Encyclopaedia Index

contents

  1. The CHEMKIN System
  2. The PHOENICS CHEMKIN Interface
  3. Organisation and Data
  4. Specification of Composition
  5. Energy Conservation Equation

1 Introduction

a) The CHEMKIN System

The CHEMKIN system is supplied by Sandia National Laboratories and is described by Kee et al (1993a). CHEMKIN consists of:

Associated with CHEMKIN, and also supplied by Sandia National Labs, is a further system that supplies transport data; this is described by Kee et al (1993b). The transport properties system consists of:-

(b)The PHOENICS CHEMKIN Interface

The PHOENICS CHEMKIN Interface provides a range of facilities, from which the user may choose those that he requires. The facilities provided are:

The thermodynamic properties and the reaction rates are obtained by making calls to routines in the CHEMKIN Library, and the transport properties are obtained by making calls to the Sandia National Lab.s Multi-component Transport Library (TRANLIB). In addition the two-point boundary problem solver TWOPNT may be used to solve the difference equations when the reaction rates are known to be large.

1.1 Organisation and Data

The interface to the CHEMKIN and TRANLIB routines takes the form of a single large subroutine GXCHKI which is called from a number of points in GREX3, from GXPRPS (for physical properties), and from GXRHO and GXENUL.

The subroutine is not entirely straightforward because the CHEMKIN and TRANLIB routines calculate properties, or reaction rates, for all species in a cell simultaneously, whereas PHOENICS EARTH requires the properties for a single species for all cells in a slab at each call.

The differences in the order of data access are resolved by making the calls to the CHEMKIN and TRANLIB routines when the first species is accessed; the properties are then stored in dedicated F-array segments, created using GXMAKE calls, which have NX*NY*K elements. Note that K is the number of species specified in the CHEMKIN input file.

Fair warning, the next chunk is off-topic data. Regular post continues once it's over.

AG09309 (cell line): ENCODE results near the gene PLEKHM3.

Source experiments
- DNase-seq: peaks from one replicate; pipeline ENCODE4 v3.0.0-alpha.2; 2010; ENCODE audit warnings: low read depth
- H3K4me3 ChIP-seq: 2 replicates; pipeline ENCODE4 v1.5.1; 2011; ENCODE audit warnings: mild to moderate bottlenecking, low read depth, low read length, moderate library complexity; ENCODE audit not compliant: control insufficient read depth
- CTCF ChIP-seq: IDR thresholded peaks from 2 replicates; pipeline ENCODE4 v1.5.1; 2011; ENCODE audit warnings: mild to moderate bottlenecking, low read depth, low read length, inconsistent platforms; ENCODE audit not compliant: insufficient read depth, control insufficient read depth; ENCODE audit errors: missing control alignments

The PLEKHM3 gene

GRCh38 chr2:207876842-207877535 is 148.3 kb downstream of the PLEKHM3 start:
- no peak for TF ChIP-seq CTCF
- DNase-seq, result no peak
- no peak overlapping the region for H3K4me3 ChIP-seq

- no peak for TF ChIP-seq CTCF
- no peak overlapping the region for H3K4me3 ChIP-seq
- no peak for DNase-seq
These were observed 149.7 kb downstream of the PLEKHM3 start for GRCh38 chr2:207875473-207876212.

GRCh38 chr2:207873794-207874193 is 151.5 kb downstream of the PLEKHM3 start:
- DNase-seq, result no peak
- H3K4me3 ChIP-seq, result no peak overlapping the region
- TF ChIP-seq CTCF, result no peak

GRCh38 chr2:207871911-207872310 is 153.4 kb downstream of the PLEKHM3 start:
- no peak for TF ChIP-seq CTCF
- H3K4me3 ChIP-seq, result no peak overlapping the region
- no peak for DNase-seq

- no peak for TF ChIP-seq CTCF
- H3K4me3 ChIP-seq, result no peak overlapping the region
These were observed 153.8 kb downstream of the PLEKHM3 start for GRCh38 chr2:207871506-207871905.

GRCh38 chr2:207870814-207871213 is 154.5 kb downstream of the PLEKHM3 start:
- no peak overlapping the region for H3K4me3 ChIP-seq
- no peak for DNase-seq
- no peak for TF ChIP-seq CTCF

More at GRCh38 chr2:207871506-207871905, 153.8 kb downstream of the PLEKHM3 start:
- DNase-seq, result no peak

The primary data input to PHOENICS is, as usual, through the Q1 file and it is the Q1 file that controls the options in the CHEMKIN interface. However, if the CHEMKIN SATLIT programme CHEMST is run, the SATELLITE will read the CKLINK file and make settings on the basis of its contents.

However, in addition to the EARDAT file generated by the SATELLITE from the Q1 file, the user must supply the following CHEMKIN file:

and if the Sandia Transport Library is used to supply the transport properties;

The data-flow may be visualised thus:


                 --------                     -------
  ---------     /        /      --------     /       /
  |xxxx.CKM|-->| CKINTERP |---->|CKLINK|--->| TRANFIT |
  ---------     /        /      --------     /       /
                 --------          |          -------
                                  / /            |
                                /    /       --------
                              /       /      |TPLINK|
                            /          /     --------
                          /             /        |
                        /                /       |
                      /                   /      |
                     V                     V     V
              ---------                    -------
  ------     /         /                  /       /
  | Q1 |--->| SATELLITE |--------------->|  EARTH  |
  ------     /         /                  /       /
              ---------                    -------

If variable CSG4 is set in the Q1 file, then the non-blank characters of CSG4 are used to construct a file-name for the CKLINK and TPLINK files. For example, if the setting

is made, the CKLINK data will be read from the file